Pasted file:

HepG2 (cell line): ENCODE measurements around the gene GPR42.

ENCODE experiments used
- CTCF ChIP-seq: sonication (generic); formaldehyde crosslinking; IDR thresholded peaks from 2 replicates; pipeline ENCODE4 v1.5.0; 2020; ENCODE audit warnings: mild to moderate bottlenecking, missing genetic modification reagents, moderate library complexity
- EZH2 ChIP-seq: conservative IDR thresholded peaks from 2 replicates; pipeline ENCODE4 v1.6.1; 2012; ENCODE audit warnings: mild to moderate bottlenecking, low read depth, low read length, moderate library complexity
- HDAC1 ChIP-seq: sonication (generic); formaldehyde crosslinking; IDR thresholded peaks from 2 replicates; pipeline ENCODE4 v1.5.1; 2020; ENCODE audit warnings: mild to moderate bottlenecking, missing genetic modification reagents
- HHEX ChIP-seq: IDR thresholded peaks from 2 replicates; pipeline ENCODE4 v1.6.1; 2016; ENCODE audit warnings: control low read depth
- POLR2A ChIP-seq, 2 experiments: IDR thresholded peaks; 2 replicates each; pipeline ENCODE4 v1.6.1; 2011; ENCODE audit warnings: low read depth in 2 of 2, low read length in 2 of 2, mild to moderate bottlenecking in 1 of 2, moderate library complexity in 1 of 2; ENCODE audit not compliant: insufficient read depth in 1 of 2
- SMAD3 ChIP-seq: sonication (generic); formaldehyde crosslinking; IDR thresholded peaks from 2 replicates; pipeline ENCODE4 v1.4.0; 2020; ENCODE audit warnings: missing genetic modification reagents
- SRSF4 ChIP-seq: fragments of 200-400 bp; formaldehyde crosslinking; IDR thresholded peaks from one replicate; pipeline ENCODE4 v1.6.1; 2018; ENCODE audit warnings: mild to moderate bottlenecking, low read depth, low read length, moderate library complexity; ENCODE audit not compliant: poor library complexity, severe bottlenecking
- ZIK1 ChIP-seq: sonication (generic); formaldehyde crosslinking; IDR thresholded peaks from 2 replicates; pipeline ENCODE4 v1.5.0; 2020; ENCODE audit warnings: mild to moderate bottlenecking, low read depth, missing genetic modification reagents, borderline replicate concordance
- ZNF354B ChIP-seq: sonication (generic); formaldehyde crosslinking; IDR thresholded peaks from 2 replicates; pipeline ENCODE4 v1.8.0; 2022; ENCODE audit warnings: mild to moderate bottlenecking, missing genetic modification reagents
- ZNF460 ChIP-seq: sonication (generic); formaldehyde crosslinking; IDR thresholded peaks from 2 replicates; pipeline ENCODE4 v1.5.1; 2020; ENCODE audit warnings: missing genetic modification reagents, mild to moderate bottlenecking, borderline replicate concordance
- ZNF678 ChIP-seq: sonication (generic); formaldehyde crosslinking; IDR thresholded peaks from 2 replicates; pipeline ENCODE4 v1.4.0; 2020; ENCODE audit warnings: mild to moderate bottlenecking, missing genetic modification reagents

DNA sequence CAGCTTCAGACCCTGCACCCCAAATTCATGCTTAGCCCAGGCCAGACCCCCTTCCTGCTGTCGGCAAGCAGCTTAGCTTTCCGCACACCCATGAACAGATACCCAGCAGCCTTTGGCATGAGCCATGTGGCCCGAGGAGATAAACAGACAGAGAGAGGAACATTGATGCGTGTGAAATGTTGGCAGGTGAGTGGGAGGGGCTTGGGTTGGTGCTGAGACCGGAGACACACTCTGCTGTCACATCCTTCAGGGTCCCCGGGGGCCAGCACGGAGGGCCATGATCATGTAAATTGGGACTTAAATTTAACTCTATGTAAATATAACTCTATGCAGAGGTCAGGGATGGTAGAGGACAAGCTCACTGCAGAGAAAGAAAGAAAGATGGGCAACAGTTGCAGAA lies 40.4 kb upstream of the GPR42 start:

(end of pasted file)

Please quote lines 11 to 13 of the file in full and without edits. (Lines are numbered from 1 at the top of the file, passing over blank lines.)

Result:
- ZNF354B ChIP-seq: sonication (generic); formaldehyde crosslinking; IDR thresholded peaks from 2 replicates; pipeline ENCODE4 v1.8.0; 2022; ENCODE audit warnings: mild to moderate bottlenecking, missing genetic modification reagents
- ZNF460 ChIP-seq: sonication (generic); formaldehyde crosslinking; IDR thresholded peaks from 2 replicates; pipeline ENCODE4 v1.5.1; 2020; ENCODE audit warnings: missing genetic modification reagents, mild to moderate bottlenecking, borderline replicate concordance
- ZNF678 ChIP-seq: sonication (generic); formaldehyde crosslinking; IDR thresholded peaks from 2 replicates; pipeline ENCODE4 v1.4.0; 2020; ENCODE audit warnings: mild to moderate bottlenecking, missing genetic modification reagents